Manisha Pandit, creator of the popular food blog Indian Food Rocks, is a master behind the stove and camera lens. In her monthly column, she shares Indian recipes and cooking techniques that are as pleasurable to see as they are to swallow.
In this post, Manisha takes a moment to celebrate rice through her mother's recipe for vegetable pulao.
I had never thought of rice as being mutually exclusive to potatoes. Over a decade ago, I remember asking Betty, my landlady in a teeny town in the Adirondacks, if I could bring rice to the dinner she was hosting, as I had noticed that it was not on her menu. Rice, to me, was a staple. I was taken aback when she said that since she was making twice-baked potatoes, there was no need for rice. Until then, I had never thought of a meal in terms of carbohydrates and proteins. It was always in terms of the dishes: a pickle or a chutney, papad, a raw salad, at least one veggie side with rotis, followed by a dal or a luscious curry to drown my bed of steamed rice. Sometimes that curry even had potatoes swimming in a hot-and-sour coconut sauce. I learned quickly that rice was not as popular as it is in India, and breads were the preferred vehicle to mop up sauces.
Indian rice is not as starchy as its American cousin. It is, however, polished, reducing its nutritional value considerably. Yet, it is comfort food. Rice is an integral part of most meals in an Indian home, especially in the southern regions of India, as it was in my home. But we do a lot more with rice than just steam it. Rice and dal are cooked together to make khichdi, a meal that is often served when the cook needs a break or when the palate has had enough of spicy foods. It can be served with kadhi or plain yogurt. My husband grew up eating it with potatoes in a hot-and-sweet tomato sauce. Khichdi, though, is considered a lesser meal than, say, a pulao or a biryani.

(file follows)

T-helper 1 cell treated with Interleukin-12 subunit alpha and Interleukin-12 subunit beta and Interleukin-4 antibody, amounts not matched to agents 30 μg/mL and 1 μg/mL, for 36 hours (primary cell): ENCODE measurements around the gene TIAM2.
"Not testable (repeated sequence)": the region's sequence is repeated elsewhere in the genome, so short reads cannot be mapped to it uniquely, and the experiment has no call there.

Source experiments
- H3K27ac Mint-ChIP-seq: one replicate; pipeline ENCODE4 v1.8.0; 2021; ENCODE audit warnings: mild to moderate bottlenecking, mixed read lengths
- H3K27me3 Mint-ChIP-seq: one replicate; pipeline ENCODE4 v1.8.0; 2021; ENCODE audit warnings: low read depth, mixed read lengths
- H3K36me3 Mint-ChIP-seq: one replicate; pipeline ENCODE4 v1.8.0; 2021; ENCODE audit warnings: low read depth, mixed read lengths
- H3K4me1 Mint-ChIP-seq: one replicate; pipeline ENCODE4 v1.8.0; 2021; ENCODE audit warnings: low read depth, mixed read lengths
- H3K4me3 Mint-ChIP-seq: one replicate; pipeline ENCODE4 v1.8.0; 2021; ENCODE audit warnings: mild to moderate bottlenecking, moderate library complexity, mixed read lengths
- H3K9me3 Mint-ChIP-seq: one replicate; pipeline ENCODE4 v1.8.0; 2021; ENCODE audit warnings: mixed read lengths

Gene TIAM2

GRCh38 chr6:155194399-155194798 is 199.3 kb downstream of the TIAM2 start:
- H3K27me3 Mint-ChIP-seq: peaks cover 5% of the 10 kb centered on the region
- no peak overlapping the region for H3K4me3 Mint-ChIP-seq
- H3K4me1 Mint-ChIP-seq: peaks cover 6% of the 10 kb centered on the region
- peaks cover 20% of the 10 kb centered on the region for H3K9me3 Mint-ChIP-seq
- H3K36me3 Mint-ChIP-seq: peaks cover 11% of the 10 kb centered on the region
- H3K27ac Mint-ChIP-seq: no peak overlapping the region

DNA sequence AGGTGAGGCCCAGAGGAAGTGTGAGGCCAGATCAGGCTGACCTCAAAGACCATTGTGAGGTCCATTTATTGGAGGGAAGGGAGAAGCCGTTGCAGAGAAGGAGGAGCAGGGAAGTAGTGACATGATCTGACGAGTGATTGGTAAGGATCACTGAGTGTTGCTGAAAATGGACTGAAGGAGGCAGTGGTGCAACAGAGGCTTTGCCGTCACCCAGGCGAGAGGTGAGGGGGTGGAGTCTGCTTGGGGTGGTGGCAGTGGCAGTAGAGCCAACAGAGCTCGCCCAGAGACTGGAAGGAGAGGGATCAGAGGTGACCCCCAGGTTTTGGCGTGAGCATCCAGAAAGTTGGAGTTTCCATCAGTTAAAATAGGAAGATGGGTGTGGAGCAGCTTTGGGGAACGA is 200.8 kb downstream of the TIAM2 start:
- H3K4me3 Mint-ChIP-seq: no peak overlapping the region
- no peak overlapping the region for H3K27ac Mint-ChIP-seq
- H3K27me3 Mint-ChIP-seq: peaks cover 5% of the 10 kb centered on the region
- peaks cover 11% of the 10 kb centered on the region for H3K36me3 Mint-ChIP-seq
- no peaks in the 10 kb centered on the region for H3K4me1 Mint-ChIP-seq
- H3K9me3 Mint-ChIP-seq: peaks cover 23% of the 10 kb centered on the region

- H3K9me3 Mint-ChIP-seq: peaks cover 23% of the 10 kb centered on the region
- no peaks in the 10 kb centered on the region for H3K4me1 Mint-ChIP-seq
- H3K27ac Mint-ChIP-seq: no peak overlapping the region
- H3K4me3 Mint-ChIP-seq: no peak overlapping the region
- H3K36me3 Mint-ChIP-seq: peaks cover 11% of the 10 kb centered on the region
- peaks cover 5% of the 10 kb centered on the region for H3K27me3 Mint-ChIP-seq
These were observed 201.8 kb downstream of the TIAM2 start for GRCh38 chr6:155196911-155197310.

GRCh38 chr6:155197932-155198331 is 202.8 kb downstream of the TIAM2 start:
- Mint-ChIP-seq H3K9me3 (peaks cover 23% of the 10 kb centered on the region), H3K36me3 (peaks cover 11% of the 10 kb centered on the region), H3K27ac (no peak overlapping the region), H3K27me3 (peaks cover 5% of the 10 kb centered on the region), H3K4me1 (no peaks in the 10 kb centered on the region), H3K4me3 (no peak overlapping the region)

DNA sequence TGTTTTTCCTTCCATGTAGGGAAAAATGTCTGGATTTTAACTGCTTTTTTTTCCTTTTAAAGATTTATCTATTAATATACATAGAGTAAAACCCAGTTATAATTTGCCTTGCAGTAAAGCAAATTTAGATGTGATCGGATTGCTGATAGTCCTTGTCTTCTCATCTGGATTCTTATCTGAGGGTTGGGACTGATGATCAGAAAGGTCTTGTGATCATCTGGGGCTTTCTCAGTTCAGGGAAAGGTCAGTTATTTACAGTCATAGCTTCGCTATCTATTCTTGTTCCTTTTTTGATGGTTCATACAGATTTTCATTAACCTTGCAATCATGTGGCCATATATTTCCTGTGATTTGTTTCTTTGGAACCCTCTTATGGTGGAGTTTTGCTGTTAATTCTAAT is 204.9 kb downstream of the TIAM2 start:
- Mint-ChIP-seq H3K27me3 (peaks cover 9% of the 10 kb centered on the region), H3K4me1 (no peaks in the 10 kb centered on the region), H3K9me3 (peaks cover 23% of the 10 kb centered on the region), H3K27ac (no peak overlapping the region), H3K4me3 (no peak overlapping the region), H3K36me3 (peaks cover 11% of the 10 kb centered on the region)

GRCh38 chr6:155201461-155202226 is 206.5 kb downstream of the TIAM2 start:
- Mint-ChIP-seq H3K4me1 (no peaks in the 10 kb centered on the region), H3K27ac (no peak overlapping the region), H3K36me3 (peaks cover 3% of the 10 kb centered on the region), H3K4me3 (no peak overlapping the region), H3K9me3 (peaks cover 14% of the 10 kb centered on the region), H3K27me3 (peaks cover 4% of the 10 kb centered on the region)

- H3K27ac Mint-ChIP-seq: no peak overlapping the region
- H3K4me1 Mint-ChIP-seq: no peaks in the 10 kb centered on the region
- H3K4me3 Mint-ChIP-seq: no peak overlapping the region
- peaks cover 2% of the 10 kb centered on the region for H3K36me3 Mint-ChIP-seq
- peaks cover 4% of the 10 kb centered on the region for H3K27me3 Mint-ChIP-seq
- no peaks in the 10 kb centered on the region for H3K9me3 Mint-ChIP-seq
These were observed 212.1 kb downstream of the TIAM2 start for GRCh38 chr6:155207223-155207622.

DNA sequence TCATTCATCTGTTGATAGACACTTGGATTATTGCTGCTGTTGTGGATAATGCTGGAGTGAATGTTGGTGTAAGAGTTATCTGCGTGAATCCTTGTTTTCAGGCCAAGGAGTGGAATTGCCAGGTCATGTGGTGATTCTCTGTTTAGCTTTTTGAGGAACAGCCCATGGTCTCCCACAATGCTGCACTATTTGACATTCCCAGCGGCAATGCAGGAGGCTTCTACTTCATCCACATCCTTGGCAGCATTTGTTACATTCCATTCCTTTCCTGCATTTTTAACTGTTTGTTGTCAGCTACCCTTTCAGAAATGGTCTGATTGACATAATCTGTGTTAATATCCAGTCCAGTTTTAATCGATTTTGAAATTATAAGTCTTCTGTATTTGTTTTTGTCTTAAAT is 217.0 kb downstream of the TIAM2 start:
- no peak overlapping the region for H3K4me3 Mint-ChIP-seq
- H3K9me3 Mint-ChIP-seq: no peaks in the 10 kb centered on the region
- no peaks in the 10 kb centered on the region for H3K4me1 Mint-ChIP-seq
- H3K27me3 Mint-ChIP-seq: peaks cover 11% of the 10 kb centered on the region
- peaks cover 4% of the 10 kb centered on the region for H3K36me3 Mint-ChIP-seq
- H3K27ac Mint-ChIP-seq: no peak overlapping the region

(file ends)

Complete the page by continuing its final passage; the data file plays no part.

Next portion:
The wonderful thing about rice, especially polished white rice like basmati, is that it takes on the flavors of the spices that are added to it without compromising its inherent aroma. While biryanis are elaborate, festive dishes, simple pulaos break the everyday monotony of steamed rice. Vangi bhath is a type of pulao that is a favorite in my home. However, the pulao I make frequently is my mother's vegetable pulao. It is cooked with oil that has been seasoned with whole spices that are usually found in garam masala, with a hint of ginger. This pulao goes very well with meat and seafood curries because it complements the spices used in those curries. It can also be eaten with plain yogurt or even a raita like Cucumber Raita.
I like to use frozen mixed vegetables in this pulao for convenience. Any vegetable is fair game as long as it can hold its own while being steamed for at least half an hour. Needless to say, potatoes make it into this set!
My mother would often use vinegar instead of lime juice. I take that a step further and use leftover brine from my pickled jalapeños. If the pulao is left to cook on low heat for a longer time, the sugars in the rice begin to caramelize, giving a crispy layer of socarrat. As children, we fought over who got more of that layer -- though we called it "burnt rice."
I explained all this to Betty and asked her to give my pulao a chance at her next dinner party. The worst that could happen was that nobody would eat it. It freezes well, so I was not worried about leftovers. But I needn't have been concerned because my mother's pulao was so popular that it became a must-have item on her dinner party menu!
My Mother's Pulao
4 tablespoons oil
1 teaspoon cumin seeds
4 green cardamoms
1 teaspoon black peppercorns
1/2 cinnamon stick (approx 2" in length)
2 serrano peppers, halved along their length
1 medium onion, sliced thin
1 tablespoon grated ginger
2 cups basmati rice
2 cups mixed vegetables (frozen is fine)
4 cups water
1 tablespoon lime juice
2 teaspoons salt
3-4 sprigs cilantro, chopped for garnish
Like this post? See Manisha's previous topic: Hara Bhara Kabab.
All photos by Manisha Pandit.
Manisha writes the food blog Indian Food Rocks, spiced with eclectic Indian food and entertaining anecdotes.